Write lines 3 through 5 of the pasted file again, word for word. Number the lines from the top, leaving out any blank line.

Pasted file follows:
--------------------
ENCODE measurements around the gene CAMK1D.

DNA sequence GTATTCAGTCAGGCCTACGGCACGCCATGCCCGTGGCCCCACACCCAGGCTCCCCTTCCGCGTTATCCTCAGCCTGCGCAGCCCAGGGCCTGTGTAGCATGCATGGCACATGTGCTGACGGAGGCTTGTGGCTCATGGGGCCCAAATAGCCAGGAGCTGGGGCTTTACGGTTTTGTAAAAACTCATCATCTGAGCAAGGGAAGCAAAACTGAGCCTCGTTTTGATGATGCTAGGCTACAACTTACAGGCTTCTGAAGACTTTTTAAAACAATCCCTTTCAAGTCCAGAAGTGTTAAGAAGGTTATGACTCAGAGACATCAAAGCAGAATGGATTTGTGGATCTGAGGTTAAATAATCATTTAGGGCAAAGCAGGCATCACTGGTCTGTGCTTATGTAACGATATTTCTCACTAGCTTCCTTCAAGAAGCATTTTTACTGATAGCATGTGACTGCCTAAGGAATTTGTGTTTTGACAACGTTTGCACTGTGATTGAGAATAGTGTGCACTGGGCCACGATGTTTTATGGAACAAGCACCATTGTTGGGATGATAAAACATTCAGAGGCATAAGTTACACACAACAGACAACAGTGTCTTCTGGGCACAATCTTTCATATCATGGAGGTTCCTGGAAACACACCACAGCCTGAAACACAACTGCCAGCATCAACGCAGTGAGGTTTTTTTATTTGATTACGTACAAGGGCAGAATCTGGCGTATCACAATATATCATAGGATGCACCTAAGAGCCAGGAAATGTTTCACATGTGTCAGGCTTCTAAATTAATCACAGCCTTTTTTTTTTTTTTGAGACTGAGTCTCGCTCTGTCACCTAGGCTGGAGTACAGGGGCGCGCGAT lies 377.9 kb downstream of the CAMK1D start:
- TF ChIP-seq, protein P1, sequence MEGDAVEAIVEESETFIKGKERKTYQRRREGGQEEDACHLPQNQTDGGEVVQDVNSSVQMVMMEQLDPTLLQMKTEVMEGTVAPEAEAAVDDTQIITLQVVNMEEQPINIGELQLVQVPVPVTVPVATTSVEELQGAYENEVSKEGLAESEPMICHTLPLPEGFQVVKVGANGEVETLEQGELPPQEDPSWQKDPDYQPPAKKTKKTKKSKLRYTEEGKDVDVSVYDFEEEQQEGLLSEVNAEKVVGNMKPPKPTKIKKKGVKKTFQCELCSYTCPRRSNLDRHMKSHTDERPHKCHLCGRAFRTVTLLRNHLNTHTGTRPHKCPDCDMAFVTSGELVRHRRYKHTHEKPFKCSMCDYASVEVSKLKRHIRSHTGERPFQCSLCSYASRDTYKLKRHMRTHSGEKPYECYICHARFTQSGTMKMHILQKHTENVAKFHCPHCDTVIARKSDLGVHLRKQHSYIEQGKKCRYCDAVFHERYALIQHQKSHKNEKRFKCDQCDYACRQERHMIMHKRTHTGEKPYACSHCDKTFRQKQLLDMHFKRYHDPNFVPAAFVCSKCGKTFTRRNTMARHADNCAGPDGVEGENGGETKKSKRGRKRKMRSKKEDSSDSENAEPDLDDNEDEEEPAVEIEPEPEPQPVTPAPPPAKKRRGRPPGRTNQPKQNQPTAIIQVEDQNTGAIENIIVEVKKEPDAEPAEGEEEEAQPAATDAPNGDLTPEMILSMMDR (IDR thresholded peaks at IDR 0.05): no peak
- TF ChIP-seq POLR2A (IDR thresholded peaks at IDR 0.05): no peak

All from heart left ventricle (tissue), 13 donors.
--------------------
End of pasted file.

- TF ChIP-seq, protein P1, sequence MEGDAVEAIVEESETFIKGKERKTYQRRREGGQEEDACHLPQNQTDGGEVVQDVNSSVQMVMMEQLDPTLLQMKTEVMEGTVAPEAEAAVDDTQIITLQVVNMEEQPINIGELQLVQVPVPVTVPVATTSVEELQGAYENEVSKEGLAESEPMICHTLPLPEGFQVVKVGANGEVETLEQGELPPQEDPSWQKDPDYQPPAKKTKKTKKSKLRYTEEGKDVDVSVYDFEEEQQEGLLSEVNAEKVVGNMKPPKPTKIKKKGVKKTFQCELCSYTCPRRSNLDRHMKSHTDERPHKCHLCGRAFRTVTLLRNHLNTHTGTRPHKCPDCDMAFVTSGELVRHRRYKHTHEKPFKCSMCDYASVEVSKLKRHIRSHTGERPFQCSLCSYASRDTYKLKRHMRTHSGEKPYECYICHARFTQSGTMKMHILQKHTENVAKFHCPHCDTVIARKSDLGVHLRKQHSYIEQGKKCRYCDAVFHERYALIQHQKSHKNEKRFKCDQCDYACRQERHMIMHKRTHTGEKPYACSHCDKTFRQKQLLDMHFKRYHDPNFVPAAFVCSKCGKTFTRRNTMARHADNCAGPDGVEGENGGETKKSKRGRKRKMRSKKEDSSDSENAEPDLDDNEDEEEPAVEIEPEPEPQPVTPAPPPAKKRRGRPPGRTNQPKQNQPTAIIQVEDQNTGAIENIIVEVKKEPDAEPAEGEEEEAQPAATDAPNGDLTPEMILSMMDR (IDR thresholded peaks at IDR 0.05): no peak
- TF ChIP-seq POLR2A (IDR thresholded peaks at IDR 0.05): no peak

All from heart left ventricle (tissue), 13 donors.